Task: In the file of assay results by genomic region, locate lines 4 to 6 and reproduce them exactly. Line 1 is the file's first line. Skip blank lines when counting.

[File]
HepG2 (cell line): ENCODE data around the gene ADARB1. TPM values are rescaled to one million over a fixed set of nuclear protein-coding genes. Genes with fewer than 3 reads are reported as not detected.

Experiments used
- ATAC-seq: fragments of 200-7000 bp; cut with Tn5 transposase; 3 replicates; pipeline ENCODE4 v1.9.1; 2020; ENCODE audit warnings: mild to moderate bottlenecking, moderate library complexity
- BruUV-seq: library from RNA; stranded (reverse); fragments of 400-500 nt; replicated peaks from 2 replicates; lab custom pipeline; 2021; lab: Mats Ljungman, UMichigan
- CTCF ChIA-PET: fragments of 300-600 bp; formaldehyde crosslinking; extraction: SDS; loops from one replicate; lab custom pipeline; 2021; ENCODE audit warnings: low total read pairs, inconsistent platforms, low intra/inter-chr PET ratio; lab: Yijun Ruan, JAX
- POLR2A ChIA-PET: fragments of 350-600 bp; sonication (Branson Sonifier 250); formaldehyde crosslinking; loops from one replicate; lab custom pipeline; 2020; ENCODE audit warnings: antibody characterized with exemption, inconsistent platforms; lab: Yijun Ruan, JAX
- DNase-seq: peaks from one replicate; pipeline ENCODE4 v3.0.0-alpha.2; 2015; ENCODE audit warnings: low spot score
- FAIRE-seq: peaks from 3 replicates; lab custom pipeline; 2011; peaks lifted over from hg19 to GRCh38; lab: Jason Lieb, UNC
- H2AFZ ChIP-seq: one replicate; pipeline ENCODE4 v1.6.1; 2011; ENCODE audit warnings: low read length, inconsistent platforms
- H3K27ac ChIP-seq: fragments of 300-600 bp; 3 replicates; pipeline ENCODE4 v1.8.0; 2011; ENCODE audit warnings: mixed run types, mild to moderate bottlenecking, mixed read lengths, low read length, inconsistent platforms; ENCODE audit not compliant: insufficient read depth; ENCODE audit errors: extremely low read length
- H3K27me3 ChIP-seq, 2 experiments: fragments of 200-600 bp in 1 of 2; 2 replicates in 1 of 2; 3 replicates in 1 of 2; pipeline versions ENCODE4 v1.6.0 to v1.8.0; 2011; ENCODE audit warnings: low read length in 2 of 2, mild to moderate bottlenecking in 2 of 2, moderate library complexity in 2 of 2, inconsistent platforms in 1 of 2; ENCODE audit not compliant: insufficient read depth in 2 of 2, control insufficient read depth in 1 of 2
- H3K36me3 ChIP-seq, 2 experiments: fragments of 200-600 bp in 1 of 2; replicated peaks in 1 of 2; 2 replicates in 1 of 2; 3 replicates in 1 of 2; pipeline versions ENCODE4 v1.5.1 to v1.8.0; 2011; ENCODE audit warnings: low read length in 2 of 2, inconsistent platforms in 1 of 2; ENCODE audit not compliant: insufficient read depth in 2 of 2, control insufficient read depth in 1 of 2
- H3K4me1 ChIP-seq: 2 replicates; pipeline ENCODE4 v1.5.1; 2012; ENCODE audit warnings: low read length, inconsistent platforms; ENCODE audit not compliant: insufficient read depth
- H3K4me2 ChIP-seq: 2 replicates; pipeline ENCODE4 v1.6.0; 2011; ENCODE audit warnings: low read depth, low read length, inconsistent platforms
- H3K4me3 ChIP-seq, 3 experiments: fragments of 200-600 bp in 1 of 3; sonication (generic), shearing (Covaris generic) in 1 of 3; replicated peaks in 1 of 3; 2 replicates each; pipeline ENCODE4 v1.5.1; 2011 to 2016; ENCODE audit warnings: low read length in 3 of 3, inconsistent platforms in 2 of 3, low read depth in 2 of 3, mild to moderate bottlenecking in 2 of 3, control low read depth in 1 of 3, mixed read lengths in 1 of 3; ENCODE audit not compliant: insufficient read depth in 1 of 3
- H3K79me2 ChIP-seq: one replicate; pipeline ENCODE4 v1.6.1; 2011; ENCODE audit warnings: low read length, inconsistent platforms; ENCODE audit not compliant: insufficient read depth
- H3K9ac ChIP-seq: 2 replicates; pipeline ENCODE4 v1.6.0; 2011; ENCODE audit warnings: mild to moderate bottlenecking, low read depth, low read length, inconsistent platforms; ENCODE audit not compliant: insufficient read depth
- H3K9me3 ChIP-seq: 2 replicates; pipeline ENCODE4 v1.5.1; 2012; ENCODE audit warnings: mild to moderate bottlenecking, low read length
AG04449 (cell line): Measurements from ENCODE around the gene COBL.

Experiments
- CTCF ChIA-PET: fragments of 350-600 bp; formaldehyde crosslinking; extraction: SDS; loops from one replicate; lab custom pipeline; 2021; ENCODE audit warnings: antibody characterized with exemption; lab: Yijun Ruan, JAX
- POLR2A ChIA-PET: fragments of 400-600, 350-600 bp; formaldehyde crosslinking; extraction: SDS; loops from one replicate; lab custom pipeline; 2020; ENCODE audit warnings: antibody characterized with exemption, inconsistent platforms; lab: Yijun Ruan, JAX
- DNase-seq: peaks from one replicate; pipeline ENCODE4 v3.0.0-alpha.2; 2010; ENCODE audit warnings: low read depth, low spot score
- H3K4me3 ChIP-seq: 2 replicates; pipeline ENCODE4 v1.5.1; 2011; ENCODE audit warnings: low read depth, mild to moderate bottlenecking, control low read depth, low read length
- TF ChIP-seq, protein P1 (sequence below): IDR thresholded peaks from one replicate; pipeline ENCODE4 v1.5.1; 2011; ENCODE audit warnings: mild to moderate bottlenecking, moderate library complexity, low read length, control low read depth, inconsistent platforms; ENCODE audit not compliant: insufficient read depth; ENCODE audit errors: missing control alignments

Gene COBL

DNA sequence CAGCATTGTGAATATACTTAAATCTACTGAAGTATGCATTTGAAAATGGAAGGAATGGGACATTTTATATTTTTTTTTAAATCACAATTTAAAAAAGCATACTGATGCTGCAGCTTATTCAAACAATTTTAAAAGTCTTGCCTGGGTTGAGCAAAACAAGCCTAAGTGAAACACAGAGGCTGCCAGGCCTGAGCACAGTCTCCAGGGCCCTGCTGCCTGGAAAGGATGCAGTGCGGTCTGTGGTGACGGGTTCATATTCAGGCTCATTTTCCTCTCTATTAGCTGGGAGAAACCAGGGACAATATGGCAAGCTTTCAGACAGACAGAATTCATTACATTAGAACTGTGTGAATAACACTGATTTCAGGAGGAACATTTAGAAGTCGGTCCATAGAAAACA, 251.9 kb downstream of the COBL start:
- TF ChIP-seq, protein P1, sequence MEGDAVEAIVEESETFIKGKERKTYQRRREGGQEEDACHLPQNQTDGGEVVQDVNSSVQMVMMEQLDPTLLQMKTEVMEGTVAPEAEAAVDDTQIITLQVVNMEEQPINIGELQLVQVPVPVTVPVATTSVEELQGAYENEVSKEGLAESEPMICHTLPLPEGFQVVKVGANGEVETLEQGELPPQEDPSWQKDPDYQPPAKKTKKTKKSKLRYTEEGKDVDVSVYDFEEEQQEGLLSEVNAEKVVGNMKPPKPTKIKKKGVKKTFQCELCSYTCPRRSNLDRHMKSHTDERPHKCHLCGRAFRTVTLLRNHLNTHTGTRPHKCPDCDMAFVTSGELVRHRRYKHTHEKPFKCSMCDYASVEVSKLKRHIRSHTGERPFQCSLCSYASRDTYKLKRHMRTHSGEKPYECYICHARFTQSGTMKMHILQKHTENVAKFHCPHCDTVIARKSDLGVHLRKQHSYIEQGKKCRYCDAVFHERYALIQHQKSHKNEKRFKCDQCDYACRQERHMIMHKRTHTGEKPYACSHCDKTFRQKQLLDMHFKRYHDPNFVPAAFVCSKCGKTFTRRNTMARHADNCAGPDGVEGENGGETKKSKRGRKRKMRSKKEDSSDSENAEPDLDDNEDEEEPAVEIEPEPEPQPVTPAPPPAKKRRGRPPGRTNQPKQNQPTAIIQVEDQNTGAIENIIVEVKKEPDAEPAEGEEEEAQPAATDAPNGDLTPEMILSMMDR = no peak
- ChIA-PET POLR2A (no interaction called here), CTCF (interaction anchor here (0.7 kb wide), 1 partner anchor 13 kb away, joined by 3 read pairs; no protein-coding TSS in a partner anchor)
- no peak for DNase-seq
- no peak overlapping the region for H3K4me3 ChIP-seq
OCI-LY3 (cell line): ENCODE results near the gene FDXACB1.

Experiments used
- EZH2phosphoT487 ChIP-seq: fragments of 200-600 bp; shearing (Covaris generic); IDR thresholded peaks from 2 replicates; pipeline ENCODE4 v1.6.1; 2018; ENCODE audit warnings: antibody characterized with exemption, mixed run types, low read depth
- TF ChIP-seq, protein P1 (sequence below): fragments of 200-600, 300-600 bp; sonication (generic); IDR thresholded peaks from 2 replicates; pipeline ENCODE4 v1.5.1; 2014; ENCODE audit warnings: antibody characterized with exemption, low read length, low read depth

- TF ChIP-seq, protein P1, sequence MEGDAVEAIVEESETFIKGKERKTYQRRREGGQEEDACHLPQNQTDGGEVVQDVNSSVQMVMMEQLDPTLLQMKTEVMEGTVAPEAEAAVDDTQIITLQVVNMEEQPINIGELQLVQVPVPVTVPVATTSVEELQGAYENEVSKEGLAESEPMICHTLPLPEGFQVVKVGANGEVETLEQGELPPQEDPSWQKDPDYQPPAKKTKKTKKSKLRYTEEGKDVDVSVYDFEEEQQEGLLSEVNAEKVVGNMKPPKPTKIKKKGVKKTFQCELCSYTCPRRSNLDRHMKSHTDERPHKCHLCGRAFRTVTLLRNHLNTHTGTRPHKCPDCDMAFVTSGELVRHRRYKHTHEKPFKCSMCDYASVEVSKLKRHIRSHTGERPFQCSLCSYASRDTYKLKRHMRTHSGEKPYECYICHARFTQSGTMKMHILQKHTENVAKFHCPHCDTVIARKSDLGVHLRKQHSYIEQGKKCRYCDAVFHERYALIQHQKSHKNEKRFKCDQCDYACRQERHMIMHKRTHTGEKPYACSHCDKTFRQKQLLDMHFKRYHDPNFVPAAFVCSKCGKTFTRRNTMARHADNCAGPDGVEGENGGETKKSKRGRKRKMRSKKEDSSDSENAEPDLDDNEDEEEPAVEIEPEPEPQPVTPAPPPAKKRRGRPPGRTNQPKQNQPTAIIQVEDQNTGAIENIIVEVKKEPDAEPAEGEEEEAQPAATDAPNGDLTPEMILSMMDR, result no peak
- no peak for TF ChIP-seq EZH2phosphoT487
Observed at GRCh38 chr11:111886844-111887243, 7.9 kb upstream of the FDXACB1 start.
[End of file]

- BruUV-seq: library from RNA; stranded (reverse); fragments of 400-500 nt; replicated peaks from 2 replicates; lab custom pipeline; 2021; lab: Mats Ljungman, UMichigan
- CTCF ChIA-PET: fragments of 300-600 bp; formaldehyde crosslinking; extraction: SDS; loops from one replicate; lab custom pipeline; 2021; ENCODE audit warnings: low total read pairs, inconsistent platforms, low intra/inter-chr PET ratio; lab: Yijun Ruan, JAX
- POLR2A ChIA-PET: fragments of 350-600 bp; sonication (Branson Sonifier 250); formaldehyde crosslinking; loops from one replicate; lab custom pipeline; 2020; ENCODE audit warnings: antibody characterized with exemption, inconsistent platforms; lab: Yijun Ruan, JAX